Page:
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Language Planning as a Sociolinguistic Experiment

By: Ernst Jahr

Provides richly detailed insight into the uniqueness of the Norwegian language development. Marks the 200th anniversary of the birth of the Norwegian nation following centuries of Danish rule


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Acquiring Phonology: A Cross-Generational Case-Study

By Neil Smith

The study also highlights the constructs of current linguistic theory, arguing for distinctive features and the notion 'onset' and against some of the claims of Optimality Theory and Usage-based accounts.


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Language Production and Interpretation: Linguistics meets Cognition

By Henk Zeevat

The importance of Henk Zeevat's new monograph cannot be overstated. [...] I recommend it to anyone who combines interests in language, logic, and computation [...]. David Beaver, University of Texas at Austin


Book Information

   

Title: Genitives in Early English
Subtitle: Typology and Evidence
Written By: CynthiaL.Allen
URL: http://www.oup.com/uk/catalogue/?ci=9780199216680
Description:

This book examines the evidence for the development of adnominal genitives
(the knight's sword, the nun's priest's tale, etc.) in English. During the
Middle English period the genitive inflection -es developed into the more
clitic-like 's, but how, when, why, and over how long a time are unclear,
and have been subject to considerable research and discussion. Cynthia L.
Allen draws together her own and others' findings in areas such as case
marking, the nature of syntactic and morphological change, and the role of
processing and pragmatics in the construction of grammars and grammatical
change.

Using evidence derived from a systematic examination of a wide range of
texts, Dr Allen reviews the evidence for the nature of the possessive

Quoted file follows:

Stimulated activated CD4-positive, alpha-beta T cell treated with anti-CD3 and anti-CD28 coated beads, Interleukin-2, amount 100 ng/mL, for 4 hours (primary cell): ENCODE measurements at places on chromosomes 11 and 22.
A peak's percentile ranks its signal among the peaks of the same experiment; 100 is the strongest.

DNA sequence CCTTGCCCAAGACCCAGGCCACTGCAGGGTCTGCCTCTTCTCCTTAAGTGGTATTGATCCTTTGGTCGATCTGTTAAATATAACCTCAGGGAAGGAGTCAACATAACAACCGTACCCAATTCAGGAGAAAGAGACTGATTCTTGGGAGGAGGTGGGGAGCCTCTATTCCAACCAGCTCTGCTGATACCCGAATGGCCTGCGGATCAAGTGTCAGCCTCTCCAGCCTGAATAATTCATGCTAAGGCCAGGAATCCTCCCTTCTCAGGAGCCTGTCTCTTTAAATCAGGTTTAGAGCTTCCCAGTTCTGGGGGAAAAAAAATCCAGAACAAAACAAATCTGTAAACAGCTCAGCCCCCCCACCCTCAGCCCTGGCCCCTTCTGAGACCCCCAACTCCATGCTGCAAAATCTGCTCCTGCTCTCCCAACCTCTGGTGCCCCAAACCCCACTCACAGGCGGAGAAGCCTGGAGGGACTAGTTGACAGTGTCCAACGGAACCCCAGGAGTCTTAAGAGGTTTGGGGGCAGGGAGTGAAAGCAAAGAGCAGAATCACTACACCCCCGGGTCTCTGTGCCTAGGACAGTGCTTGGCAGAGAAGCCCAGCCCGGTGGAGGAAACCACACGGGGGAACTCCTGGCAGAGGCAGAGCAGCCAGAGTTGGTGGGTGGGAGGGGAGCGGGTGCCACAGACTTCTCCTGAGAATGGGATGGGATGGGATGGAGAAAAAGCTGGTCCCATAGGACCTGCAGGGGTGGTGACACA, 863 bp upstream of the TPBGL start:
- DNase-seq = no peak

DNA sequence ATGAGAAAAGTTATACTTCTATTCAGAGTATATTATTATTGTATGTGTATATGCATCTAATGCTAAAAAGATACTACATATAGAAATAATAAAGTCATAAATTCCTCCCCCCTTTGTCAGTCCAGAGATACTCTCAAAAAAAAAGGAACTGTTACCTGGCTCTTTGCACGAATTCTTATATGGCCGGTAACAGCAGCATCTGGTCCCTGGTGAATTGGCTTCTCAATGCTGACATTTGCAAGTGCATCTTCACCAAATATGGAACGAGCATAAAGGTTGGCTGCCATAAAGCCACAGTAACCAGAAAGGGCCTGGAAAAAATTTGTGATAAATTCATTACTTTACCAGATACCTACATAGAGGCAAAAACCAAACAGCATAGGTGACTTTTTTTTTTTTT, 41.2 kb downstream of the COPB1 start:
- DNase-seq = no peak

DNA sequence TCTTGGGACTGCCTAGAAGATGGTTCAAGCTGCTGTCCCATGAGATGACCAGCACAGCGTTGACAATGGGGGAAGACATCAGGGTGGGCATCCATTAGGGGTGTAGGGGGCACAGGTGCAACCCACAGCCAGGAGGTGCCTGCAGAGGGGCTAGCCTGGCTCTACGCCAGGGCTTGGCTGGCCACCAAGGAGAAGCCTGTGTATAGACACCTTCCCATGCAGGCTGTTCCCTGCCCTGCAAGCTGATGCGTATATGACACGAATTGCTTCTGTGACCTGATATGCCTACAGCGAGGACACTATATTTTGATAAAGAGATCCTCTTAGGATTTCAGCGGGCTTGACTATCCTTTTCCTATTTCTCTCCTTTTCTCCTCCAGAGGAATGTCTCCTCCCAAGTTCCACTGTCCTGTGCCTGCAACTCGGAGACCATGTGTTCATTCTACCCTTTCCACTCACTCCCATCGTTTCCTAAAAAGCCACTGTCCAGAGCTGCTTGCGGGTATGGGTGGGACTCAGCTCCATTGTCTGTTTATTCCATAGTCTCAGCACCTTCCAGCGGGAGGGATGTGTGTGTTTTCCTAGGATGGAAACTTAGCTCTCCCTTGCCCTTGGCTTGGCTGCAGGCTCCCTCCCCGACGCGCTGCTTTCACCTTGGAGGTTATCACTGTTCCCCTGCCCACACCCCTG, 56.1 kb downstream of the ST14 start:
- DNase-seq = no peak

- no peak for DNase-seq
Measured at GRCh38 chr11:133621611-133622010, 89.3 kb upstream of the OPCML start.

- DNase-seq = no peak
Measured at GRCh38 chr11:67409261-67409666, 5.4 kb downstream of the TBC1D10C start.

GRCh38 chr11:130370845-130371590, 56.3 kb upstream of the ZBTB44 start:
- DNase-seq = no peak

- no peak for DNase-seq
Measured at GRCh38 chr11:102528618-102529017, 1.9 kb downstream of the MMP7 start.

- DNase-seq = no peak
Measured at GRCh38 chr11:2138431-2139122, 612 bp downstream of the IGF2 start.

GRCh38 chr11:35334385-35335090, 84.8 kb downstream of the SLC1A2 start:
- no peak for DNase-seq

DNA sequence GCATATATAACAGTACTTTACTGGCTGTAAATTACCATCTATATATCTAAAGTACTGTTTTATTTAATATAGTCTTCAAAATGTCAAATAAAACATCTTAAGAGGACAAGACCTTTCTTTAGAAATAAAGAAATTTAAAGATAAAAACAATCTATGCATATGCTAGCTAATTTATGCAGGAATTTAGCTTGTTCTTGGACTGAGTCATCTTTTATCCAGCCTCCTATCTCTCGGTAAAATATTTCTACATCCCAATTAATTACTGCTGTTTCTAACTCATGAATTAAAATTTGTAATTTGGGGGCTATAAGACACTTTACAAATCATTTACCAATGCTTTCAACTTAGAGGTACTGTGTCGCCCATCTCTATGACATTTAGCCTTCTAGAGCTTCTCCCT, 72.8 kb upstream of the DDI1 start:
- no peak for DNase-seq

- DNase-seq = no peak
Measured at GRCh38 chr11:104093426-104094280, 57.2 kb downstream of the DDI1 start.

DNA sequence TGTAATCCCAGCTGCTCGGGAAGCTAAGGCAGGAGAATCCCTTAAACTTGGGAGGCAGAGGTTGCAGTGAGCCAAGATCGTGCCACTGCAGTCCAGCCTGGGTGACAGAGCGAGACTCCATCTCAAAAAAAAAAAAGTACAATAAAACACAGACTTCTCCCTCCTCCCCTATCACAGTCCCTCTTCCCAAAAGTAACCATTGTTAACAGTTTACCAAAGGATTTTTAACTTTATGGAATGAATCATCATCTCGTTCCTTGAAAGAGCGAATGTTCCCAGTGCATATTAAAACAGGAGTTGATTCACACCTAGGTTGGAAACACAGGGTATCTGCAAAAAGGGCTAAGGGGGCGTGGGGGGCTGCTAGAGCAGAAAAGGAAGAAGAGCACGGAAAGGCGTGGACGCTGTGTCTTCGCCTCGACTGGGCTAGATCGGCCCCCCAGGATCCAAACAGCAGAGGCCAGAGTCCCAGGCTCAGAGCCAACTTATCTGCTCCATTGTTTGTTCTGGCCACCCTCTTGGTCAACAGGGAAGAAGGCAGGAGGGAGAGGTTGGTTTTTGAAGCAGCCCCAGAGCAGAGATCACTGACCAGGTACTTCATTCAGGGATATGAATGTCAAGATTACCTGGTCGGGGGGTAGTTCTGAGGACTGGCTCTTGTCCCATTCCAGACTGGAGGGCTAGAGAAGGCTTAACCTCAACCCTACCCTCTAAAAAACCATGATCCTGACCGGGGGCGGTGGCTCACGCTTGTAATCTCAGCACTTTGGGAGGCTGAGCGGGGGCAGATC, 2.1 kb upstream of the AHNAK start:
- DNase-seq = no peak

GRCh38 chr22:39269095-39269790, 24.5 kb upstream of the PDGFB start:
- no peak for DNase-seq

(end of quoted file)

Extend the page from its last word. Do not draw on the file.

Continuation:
inflection in earlier stages of English and the relationship of the -es
possessive to the 'his genitive. In doing so she shows that Middle English
texts are more reliable witnesses to the grammar of Middle English than has
sometimes been assumed. The texts may have been conservative, but their
language, the author argues, is reasonable reflection of the spoken
language, and where the written evidence runs counter to typological
generalization about syntactic change it may be the latter, not the former,
which is in need of qualification. While the book focuses on Middle English
it also contains discussions of linguistic change before and since, and
draws on comparative evidence from other languages, particularly Germanic
languages such as Swedish and Dutch. This ground-breaking book will be of
great interest to scholars and students of Middle English in particular and
the history of English in general.

Publication Year: 2008
Publisher: Oxford University Press
Review: Read the review
BibTex: View BibTex record
Linguistic Field(s): Historical Linguistics
Subject Language(s): English, Middle
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Versions:
Format: Hardback
ISBN: 0199216681
ISBN-13: 9780199216680
Pages: 368
Prices: U.K.£ 60.00
U.S.$ 120.00